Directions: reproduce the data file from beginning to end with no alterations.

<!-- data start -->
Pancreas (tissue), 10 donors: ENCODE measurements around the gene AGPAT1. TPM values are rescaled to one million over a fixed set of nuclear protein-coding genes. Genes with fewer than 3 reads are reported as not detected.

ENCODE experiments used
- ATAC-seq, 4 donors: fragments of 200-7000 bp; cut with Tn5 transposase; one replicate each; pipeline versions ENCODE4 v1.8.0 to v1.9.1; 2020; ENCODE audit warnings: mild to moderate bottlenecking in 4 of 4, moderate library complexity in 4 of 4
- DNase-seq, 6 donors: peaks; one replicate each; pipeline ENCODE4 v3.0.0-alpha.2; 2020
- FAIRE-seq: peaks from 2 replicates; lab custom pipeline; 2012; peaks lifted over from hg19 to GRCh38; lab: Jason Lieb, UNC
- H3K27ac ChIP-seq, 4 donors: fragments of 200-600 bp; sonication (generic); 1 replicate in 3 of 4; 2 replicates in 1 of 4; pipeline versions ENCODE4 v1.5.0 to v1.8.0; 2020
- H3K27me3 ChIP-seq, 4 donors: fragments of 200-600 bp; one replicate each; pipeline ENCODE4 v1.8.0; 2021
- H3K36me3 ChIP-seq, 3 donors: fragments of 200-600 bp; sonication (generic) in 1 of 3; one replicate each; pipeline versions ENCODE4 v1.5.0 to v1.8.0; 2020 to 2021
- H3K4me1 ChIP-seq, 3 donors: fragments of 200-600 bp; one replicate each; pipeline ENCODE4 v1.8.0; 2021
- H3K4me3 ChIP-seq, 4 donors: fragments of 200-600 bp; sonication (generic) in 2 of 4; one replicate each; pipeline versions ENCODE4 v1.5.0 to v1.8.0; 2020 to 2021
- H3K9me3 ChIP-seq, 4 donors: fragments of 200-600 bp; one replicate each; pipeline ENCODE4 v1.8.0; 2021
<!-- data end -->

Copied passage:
Pancreas (tissue), 10 donors: ENCODE measurements around the gene AGPAT1. TPM values are rescaled to one million over a fixed set of nuclear protein-coding genes. Genes with fewer than 3 reads are reported as not detected.

ENCODE experiments used
- ATAC-seq, 4 donors: fragments of 200-7000 bp; cut with Tn5 transposase; one replicate each; pipeline versions ENCODE4 v1.8.0 to v1.9.1; 2020; ENCODE audit warnings: mild to moderate bottlenecking in 4 of 4, moderate library complexity in 4 of 4
- DNase-seq, 6 donors: peaks; one replicate each; pipeline ENCODE4 v3.0.0-alpha.2; 2020
- FAIRE-seq: peaks from 2 replicates; lab custom pipeline; 2012; peaks lifted over from hg19 to GRCh38; lab: Jason Lieb, UNC
- H3K27ac ChIP-seq, 4 donors: fragments of 200-600 bp; sonication (generic); 1 replicate in 3 of 4; 2 replicates in 1 of 4; pipeline versions ENCODE4 v1.5.0 to v1.8.0; 2020
- H3K27me3 ChIP-seq, 4 donors: fragments of 200-600 bp; one replicate each; pipeline ENCODE4 v1.8.0; 2021
- H3K36me3 ChIP-seq, 3 donors: fragments of 200-600 bp; sonication (generic) in 1 of 3; one replicate each; pipeline versions ENCODE4 v1.5.0 to v1.8.0; 2020 to 2021
- H3K4me1 ChIP-seq, 3 donors: fragments of 200-600 bp; one replicate each; pipeline ENCODE4 v1.8.0; 2021
- H3K4me3 ChIP-seq, 4 donors: fragments of 200-600 bp; sonication (generic) in 2 of 4; one replicate each; pipeline versions ENCODE4 v1.5.0 to v1.8.0; 2020 to 2021
- H3K9me3 ChIP-seq, 4 donors: fragments of 200-600 bp; one replicate each; pipeline ENCODE4 v1.8.0; 2021